The so-called compensation culture is in the spotlight again following recent comments from Stephen Byers MP about crippling compensation claims against public sector health services and schools.

The debate focuses on the propensity of the general public to claim and this debate will no doubt rage on. But one fact is indisputable - more claims mean higher premiums for policyholders.

Two of the main costs of claims relate to legal/administration fees and wage loss. Both of these can be addressed by managing the claims from first notice of loss and by deploying rehabilitation programmes to help claimants get back to work as soon as possible.

Legal costs can represent up to 40% of compensation pay-outs and are one of the biggest contributors to rising claims costs.

Arriving at a fair and equitable settlement offer earlier helps to speed up the negotiation process and enables legal costs to be controlled.

To achieve this, claims handlers need to access expert information as soon as a claim has been notified.

Being proactive in the management of each claim from the first notice of loss means that insurance companies can move the case along more quickly and stop the claim pay-out from being swallowed up by legal costs.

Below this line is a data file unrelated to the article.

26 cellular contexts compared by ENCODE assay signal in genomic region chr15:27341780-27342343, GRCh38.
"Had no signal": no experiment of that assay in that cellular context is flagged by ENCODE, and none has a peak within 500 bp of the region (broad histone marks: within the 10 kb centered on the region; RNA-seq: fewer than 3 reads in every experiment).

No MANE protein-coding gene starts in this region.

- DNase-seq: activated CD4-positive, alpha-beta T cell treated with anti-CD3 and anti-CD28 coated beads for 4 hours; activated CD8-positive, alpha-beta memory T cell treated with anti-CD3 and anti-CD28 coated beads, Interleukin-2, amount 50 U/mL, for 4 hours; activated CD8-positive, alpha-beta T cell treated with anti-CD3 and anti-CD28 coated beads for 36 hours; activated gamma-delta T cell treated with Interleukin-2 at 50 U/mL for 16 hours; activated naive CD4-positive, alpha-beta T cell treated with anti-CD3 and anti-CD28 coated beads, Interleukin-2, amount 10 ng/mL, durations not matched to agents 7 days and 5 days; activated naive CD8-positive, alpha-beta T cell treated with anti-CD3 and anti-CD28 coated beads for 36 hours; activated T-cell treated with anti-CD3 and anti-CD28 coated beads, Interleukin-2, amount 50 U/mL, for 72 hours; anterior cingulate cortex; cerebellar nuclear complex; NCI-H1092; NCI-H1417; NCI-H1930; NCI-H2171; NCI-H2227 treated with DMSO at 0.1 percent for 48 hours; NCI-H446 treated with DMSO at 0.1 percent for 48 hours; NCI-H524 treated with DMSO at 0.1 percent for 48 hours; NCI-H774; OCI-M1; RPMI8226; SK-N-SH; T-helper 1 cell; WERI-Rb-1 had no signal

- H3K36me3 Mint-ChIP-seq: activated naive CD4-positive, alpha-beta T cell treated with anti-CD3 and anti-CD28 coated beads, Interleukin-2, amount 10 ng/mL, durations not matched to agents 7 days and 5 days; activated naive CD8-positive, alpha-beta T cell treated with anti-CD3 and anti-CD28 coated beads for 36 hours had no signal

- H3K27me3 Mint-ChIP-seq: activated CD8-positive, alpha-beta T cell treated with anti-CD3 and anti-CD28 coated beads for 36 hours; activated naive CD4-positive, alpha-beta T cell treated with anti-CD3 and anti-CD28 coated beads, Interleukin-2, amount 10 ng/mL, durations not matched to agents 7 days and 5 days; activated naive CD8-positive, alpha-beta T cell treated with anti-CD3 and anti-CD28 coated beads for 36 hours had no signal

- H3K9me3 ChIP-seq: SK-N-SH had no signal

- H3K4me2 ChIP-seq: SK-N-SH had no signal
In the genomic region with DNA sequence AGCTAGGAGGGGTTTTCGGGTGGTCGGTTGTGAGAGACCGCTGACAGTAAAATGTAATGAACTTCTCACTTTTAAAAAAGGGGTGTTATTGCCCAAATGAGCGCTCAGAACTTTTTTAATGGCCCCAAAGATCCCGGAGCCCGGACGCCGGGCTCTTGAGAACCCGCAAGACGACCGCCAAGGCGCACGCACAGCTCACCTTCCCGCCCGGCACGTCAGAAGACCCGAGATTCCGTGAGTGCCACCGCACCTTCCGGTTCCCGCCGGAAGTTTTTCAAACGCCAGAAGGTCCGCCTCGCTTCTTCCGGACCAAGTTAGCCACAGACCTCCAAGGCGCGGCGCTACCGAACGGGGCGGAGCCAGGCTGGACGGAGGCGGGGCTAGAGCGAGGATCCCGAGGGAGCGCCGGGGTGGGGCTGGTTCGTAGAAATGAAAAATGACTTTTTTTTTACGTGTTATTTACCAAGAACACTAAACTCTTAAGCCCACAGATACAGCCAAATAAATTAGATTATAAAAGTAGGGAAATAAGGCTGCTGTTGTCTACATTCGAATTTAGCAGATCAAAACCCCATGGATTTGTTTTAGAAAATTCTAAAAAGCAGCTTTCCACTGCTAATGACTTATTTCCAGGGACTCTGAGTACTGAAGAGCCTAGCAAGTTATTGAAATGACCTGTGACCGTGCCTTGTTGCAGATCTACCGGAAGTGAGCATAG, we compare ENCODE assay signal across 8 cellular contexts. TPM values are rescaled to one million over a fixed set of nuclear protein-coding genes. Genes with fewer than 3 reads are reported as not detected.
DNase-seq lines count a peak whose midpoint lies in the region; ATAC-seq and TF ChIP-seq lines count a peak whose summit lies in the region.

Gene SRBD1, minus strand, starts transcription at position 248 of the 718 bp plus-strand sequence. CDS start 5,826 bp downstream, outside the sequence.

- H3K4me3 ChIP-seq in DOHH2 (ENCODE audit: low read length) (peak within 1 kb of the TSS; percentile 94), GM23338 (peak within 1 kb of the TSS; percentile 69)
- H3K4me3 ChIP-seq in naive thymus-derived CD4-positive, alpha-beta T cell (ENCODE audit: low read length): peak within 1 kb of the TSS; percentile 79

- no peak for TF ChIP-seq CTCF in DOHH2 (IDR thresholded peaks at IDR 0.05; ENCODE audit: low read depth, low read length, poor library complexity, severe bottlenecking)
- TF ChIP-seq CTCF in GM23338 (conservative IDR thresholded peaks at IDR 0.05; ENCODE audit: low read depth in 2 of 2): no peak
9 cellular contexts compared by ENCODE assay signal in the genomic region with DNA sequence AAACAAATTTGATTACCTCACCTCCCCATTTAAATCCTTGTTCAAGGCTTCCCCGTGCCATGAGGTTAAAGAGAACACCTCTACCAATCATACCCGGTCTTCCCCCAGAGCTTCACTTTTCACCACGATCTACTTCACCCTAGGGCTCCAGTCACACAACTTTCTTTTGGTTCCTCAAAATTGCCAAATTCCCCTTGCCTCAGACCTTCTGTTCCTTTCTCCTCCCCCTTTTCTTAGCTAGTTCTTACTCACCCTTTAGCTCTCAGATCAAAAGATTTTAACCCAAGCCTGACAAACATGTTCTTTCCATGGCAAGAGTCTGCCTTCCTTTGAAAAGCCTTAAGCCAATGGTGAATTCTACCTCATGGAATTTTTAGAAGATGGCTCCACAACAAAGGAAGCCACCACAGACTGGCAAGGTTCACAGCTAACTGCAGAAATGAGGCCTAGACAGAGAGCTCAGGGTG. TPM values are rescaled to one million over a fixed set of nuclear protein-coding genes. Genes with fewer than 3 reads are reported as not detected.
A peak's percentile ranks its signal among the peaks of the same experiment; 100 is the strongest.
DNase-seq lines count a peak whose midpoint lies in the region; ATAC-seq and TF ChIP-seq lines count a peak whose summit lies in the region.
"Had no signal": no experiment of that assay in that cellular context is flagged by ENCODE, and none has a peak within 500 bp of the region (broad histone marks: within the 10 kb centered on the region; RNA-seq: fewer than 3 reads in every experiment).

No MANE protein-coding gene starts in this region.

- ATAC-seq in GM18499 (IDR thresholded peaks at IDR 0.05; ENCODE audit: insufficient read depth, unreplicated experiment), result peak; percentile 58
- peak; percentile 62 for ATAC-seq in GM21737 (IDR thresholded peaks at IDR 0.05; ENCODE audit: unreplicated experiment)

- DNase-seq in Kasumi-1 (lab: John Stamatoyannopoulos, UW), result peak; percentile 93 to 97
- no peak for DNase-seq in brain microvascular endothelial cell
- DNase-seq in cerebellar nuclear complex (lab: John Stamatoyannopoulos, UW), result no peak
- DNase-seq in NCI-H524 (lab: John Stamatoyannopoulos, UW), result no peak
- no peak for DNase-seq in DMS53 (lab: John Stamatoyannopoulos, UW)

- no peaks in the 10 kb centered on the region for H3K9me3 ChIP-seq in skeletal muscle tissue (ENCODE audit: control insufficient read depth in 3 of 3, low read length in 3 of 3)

Rehabilitation need not be restricted, as has traditionally been the case, to claimants with very large claims - often into the hundreds of thousands, if not millions, of pounds.

Helping claimants back to work benefits all parties and there is now advanced software that helps claim assessors understand the injury and occupation details of the claimant and measure the cost/benefit advantages of rehabilitation.

By looking at each claim with this database of expert information, insurers can, and indeed some already are, beginning to address the increasing number of claims that they now have to process.

Joe Pendle
Director of client services
Insurance Services Office